108. 108.
    Osiak, A. E., Zenner, G., & Linder, S. (2005). Subconfluent endothelial cells form podosomes downstream of cytokine and RhoGTPase signaling. Exp Cell Res, 307, 342–353.PubMedGoogle Scholar
  109. 109.
    Spinardi, L., Rietdorf, J., Nitsch, L., Bono, M., Tacchetti, C., Way, M., et al. (2004). A dynamic podosome-like structure of epithelial cells. Exp Cell Res, 295, 360–374.PubMedGoogle Scholar
  110. 110.
    Wolf, K., Friedl, P. (2008). Mapping proteolytic cancer cell-extracellular matrix interfaces. Clin Exp Metastasis.Google Scholar
  111. 111.
    Wolf, K., Wu, Y. I., Liu, Y., Geiger, J., Tam, E., Overall, C., Stack, M. S., & Friedl, P. (2007). Multi-step pericellular proteolysis controls the transition from individual to collective cancer cell invasion. Nature cell biology, 9, 893–904.PubMedGoogle Scholar
  112. 112.
    Wolf, K., & Friedl, P. (2005). Functional imaging of pericellular proteolysis in cancer cell invasion. Biochimie, 87, 315–320.PubMedGoogle Scholar
  113. 113.
    Jurdic, P., Saltel, F., Chabadel, A., & Destaing, O. (2006). Podosome and sealing zone: specificity of the osteoclast model. Eur J Cell Biol, 85, 195–202.PubMedGoogle Scholar
  114. 114.
    Burgstaller, G., & Gimona, M. (2005). Podosome-mediated matrix resorption and cell motility in vascular smooth muscle cells. Am J Physiol Heart Circ Physiol, 288, H3001–3005.PubMedGoogle Scholar
  115. 115.
    Saltel, F., Destaing, O., Bard, F., Eichert, D., & Jurdic, P. (2004). Apatite-mediated actin dynamics in resorbing osteoclasts. Mol Biol Cell, 15, 5231–5241.PubMedGoogle Scholar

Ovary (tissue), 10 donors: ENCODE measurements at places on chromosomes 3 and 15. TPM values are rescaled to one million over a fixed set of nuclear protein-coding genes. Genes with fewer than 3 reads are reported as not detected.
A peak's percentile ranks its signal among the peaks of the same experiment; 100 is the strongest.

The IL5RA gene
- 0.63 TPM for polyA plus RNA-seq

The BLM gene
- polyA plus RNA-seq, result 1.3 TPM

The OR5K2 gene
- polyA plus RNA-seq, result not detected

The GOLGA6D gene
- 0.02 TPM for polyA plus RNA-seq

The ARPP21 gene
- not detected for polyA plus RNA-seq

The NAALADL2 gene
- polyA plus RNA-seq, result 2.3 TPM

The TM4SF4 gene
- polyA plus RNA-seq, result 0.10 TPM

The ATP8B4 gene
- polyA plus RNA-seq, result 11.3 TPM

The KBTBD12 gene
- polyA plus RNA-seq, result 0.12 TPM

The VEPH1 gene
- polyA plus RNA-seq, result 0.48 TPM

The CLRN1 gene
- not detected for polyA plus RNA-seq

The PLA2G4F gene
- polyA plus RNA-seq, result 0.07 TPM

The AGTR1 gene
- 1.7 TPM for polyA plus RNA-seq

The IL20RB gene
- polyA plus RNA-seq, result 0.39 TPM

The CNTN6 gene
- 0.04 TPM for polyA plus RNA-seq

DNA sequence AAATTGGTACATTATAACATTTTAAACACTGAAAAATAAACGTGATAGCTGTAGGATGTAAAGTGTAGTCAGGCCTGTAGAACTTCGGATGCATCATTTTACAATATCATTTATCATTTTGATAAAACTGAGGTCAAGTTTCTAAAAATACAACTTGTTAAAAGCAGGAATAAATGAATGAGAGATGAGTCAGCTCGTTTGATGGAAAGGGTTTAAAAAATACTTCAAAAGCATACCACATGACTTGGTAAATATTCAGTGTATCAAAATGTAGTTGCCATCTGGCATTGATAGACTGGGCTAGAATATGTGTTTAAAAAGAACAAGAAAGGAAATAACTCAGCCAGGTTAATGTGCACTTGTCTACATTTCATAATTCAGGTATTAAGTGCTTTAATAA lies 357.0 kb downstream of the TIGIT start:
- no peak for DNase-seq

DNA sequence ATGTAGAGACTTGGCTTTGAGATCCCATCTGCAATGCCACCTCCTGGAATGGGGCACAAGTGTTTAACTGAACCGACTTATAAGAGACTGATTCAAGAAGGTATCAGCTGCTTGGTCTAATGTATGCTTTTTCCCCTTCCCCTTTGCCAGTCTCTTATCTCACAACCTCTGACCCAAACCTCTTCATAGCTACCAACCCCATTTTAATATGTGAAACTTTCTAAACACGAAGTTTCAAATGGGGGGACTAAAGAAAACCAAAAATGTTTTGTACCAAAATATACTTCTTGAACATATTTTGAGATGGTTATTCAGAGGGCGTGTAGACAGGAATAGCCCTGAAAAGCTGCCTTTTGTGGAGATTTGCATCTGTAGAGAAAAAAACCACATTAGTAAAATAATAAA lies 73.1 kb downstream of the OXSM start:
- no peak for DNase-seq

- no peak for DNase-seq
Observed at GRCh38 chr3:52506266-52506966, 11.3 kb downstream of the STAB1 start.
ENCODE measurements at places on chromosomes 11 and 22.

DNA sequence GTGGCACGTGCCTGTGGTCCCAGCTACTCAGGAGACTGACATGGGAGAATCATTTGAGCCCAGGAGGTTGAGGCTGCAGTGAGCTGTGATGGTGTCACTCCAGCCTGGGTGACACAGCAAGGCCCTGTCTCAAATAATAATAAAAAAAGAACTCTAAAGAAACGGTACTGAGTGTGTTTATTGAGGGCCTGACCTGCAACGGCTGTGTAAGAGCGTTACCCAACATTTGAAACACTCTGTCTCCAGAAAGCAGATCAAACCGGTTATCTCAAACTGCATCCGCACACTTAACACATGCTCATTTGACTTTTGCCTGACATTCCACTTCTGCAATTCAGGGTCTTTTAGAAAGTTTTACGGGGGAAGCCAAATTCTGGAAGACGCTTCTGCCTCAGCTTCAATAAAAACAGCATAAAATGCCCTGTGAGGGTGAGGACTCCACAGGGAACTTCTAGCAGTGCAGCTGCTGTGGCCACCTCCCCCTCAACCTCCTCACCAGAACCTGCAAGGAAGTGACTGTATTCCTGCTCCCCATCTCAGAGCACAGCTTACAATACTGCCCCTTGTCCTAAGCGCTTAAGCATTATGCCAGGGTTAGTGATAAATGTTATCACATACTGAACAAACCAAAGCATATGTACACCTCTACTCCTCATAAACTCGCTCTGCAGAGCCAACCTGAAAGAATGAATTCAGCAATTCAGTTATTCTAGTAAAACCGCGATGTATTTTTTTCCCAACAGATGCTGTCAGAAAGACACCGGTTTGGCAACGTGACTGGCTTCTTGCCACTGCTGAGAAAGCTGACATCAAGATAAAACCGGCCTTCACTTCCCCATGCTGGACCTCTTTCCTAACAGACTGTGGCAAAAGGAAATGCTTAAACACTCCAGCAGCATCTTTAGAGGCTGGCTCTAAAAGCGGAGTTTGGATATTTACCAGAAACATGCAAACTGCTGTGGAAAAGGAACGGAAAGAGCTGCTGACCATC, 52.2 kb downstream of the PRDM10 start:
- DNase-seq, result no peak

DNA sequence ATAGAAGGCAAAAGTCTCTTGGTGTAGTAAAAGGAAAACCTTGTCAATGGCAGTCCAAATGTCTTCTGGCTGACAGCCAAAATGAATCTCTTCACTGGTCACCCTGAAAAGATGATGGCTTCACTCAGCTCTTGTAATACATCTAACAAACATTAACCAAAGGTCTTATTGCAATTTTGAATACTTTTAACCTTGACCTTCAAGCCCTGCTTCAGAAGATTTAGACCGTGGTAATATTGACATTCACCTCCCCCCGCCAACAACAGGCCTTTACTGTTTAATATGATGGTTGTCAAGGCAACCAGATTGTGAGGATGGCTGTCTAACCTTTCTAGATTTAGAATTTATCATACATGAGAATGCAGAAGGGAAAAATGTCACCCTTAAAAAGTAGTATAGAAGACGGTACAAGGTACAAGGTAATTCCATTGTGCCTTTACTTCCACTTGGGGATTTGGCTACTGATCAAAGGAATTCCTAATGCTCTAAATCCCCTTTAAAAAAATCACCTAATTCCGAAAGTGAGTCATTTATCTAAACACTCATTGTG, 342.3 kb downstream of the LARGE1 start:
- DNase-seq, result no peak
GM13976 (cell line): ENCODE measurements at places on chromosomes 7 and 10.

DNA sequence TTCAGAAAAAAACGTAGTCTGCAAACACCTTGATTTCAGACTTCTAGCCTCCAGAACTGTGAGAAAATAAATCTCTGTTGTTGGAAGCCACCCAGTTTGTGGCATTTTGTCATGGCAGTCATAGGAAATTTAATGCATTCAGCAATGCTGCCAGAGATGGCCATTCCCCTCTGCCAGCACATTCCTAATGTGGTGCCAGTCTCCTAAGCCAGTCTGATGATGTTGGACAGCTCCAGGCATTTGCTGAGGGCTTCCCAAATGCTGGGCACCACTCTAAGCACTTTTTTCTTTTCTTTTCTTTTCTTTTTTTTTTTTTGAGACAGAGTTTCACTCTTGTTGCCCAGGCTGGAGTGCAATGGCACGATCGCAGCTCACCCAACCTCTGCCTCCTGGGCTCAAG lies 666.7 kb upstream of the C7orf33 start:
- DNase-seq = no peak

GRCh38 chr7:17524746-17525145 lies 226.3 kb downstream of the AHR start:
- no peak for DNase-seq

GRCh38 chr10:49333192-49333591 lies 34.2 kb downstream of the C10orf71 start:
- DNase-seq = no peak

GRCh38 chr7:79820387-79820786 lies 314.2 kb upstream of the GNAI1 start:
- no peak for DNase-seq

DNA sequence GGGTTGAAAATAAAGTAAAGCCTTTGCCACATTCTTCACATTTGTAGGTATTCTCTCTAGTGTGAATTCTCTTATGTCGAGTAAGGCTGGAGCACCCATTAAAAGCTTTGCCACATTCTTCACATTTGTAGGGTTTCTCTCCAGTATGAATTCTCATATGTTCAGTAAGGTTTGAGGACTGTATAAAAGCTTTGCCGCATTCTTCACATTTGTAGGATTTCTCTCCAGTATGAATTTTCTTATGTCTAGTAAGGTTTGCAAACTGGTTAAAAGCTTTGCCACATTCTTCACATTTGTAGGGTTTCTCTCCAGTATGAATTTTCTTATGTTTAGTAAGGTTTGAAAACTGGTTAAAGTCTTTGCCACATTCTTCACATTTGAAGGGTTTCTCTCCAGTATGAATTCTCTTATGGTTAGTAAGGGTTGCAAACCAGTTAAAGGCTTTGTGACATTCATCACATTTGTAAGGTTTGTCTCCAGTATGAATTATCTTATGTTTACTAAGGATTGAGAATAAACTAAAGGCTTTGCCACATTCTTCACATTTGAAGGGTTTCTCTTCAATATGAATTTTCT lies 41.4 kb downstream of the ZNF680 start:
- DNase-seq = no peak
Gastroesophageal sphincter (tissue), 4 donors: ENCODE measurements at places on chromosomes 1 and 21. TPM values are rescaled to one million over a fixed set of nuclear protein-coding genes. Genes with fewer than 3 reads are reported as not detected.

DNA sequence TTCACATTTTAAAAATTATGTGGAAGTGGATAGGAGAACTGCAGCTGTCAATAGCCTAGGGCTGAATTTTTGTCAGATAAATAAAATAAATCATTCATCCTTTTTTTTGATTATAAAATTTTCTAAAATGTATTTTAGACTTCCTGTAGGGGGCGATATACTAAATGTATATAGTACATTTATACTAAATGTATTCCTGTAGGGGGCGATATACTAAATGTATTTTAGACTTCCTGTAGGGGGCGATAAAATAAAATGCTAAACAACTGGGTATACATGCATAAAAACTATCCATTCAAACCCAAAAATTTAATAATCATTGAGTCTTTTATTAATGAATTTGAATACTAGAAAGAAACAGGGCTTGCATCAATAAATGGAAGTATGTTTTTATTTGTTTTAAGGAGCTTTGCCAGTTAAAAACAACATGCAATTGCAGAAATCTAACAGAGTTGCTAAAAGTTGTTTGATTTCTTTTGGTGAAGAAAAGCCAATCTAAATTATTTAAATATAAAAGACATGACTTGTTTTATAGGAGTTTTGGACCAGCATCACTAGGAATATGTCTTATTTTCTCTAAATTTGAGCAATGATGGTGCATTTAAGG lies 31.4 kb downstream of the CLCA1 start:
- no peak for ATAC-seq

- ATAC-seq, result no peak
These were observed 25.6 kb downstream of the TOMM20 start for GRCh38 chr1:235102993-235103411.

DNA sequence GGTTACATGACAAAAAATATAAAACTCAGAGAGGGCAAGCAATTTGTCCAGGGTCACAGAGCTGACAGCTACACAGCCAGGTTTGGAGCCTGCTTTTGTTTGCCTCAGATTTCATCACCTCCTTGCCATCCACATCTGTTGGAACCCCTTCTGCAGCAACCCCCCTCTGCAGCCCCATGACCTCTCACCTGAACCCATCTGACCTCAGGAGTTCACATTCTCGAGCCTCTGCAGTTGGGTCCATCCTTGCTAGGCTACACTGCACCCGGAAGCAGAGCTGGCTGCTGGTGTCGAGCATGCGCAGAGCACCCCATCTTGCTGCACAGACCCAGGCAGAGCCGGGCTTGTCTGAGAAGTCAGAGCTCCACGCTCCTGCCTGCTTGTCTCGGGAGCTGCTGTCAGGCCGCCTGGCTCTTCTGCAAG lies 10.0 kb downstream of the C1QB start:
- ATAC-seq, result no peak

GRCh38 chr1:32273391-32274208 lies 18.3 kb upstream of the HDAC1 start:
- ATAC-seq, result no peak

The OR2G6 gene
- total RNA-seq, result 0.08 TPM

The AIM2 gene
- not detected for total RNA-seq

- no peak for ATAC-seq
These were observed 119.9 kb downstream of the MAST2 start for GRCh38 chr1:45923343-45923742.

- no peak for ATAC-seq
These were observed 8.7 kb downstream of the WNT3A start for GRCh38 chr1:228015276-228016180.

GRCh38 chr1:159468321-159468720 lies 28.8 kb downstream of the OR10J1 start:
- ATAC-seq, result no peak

116. 116.
    Alexander, N. R., Branch, K. M., Parekh, A., Clark, E. S., Iwueke, I. C., Guelcher, S. A., et al. (2008). Extracellular Matrix Rigidity Promotes Invadopodia Activity. Curr Biol, 18(17), 1295–1299.PubMedGoogle Scholar
  117. 117.
    Beningo, K. A., Dembo, M., & Wang, Y. L. (2004). Responses of fibroblasts to anchorage of dorsal extracellular matrix receptors. Proc Natl Acad Sci U S A, 101, 18024–18029.PubMedGoogle Scholar
  118. 118.
    Li, S., Guan, J. L., & Chien, S. (2005). Biochemistry and biomechanics of cell motility. Annu Rev Biomed Eng, 7, 105–150.PubMedGoogle Scholar

Copyright information

© Springer Science+Business Media, LLC 2009

Authors and Affiliations

  • Roberto Buccione
    • 1
  • Giusi Caldieri
    • 1
  • Inmaculada Ayala
    • 1
  1. 1.Department of Cell Biology and OncologyTumor Cell Invasion LaboratoryS. Maria ImbaroItaly

Personalised recommendations